Hey, so I'm new here. I registered because I need some help, and Lame's SourceForge support page directed me here.
I run a website that allows members to download unlicensed video game music. We don't get many donations, so the server space and data transfers are really taking a toll on my wallet. What I'm trying to do is find all of my mp3 files that were encoded at 320cbr and trans/downcode them to 2-pass v1/v2 vbr (at best quality setting) to save server space (output is generally 190-210). I would batch re-encode my entire collection, but the problem is that more than half of my 60,000+ albums are already at v0-v1 (or at a lower cbr/vbr rate, and I definitely don't want to upcode). I've done over 500 by hand at the slowest speeds for best algorithm matching, and the quality loss is hardly noticeable. Pretty much like cutting the gristle off a steak.
How can I go about transcoding all my 320 cbr to vbr without having to search through all of my albums by hand? Any help will be greatly appreciated!
I would use Foobar and drop all the tracks into a playlist. Then add a "Codec" and "Bitrate" columns into the view which will show you the LAME profile the track was encoded with ("MP3 / VBR V0", "MP3 / CBR" and so on). I would first order this list based on the Codec row and delete everything else except the tracks with CBR encoding. Then order the rest using the bitrate row and discard everything from the list which is encoded below 320kbps CBR. Now you have only the CBR 320kbps tracks which can be transcoded to VBR V1/V2 using the built in converter of Foobar.
With a proper converter setup you can even keep the original folder structure, file names and artwork.
If you are not using Windows i would give Beets (http://beets.radbox.org/) a try which has transcoding capabilities and might allow you to do such complex filtering on the bitrate. Although i haven't tried it yet. There's caudec (http://caudec.outpost.fr/) aswell but i don't know if it supports transcoding based on such filtering either.
If staying with MP3 is not a heavy constraint in your case and would like to lower bandwith usage even more i would suggest you to transcode into AAC (eg. Apple AAC using QAAC -V 63 which yield average ~128kbps). Check out the latest 96kbps AAC listening test here: Result of public AAC Listening test @96kbps (http://listening-tests.hydrogenaudio.org/igorc/aac-96-a/results.html) I would use 128kbps to keep a safety margin for transcoding problems.
I run a website that allows members to download unlicensed video game music.
Why did you feel the need to mention this? By offering advice that might save your site, members and hence the site could be facilitating breach of copyright, something that is forbidden by #9 of the TOS. When it comes to things like this, I never understand why people do not just save themselves the potential headaches by taking a DADT-esque approach. Now I have to puzzle over whether to close this for violating TOS #9 or to leave it open because the workflow-related answers might be useful to other readers in the future.
2-pass ... vbr
I don't think this exists.
2-pass ... vbr
I don't think this exists.
There's no reason it can't be done, but I'm not aware that it has been done for mp3. Some kind of script to call lame iteratively should do the trick.
In what way? Sending a stream through LAME for two passes of the whole lossy encoding process? That is very different from what real two-pass encoding means. The results from the former would be perceptually no better in the absolutely best case, and the entire idea is pointless anyway.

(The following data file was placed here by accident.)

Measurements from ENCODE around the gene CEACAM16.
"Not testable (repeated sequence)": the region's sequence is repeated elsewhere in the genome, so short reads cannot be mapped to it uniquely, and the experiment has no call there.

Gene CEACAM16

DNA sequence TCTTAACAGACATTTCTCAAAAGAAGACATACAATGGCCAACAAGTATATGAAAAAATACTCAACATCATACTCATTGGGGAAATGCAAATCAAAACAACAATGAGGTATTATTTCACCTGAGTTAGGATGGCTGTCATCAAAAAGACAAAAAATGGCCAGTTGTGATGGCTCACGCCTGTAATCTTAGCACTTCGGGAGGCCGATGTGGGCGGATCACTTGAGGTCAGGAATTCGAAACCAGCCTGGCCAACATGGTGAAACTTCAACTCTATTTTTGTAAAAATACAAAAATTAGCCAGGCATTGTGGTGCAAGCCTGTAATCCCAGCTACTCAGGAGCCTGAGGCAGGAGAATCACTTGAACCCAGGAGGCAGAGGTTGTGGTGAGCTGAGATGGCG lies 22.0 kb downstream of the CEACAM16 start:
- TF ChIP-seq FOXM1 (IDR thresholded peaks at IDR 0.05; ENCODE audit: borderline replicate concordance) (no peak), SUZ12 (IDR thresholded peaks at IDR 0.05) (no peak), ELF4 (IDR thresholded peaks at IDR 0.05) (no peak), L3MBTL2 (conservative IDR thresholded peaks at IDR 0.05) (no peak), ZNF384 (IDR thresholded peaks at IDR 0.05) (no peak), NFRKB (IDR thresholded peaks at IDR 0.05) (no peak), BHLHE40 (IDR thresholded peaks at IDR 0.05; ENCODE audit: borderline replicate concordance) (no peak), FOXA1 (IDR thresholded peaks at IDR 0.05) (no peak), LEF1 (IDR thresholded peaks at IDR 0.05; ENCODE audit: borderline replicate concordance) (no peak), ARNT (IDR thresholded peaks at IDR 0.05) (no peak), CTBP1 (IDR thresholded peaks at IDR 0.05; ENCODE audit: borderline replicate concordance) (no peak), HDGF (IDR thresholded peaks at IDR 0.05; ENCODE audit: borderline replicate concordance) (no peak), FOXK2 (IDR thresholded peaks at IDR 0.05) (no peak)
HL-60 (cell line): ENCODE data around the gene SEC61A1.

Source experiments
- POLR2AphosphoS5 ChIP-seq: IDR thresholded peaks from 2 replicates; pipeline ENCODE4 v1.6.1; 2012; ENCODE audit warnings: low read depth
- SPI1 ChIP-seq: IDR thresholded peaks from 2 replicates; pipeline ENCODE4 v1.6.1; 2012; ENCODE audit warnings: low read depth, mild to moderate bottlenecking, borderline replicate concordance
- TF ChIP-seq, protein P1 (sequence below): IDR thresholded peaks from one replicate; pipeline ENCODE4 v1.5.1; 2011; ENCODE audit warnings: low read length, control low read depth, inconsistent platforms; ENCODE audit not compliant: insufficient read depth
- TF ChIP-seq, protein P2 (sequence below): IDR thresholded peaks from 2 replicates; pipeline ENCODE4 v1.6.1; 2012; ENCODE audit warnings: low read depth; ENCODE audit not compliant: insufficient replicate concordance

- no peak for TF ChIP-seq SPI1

Unless you mean calling the main parts of the encoding algorithm twice whilst analysing the input stream and before writing any new compressed data, but I have no idea whether that is technically feasible.
What I actually had in mind (which might not be what lightrebellion meant) was to encode using lame with a trial -V setting, then see what the average bitrate of the resulting file is. Repeat with higher or lower -V settings until the bitrate is approximately equal to the target bitrate.
This should give you higher overall quality than if you encoded cbr at the target bitrate (but would not give you constant bitrate if that was what you needed for streaming purposes). Think of it as abr that allows greater variability in bitrate but still gives the desired file size.
Ah, OK, basically a ‘manual two-pass’, which could indeed be useful in some cases. However, like you, I’m not sure that was what lightrebellion meant; would many people think of that from the term two-pass? Also, if my interpretation is correct that the desire is for a fast and easy solution, manually checking bitrates and readjusting settings seems too time-consuming. I guess it could be slimmed down by running it on a subset only, in the hope they suggest a representative mean bitrate and hence setting, but the usual caveats about mean bitrates in VBR being of uncertain reliability apply; moreover, games in particular have a wide variety of timbres/styles, making it harder to find a representative subset.
If I recall correctly 2 pass only really makes sense for ABR encoding. VBR encodes are targeting a quality not a bitrate and can assign arbitrary bitrates for chunks within the constraints of the format.
That much is well known (read: has been discussed to death). The question here is whether a manual two-pass strategy with associated checking of bitrates and adjustment of settings could bring VBR specifically, variable as it obviously is, nonetheless closer to a desired bitrate. The answer is: yes, probably, but that entails a question of its own: is it worth the time and effort when, as you pointed out again, a target bitrate is not, or is contrary to, the purpose of VBR to begin with. At least two-pass VBR in its normal, automated incarnation does not place that labour upon the user.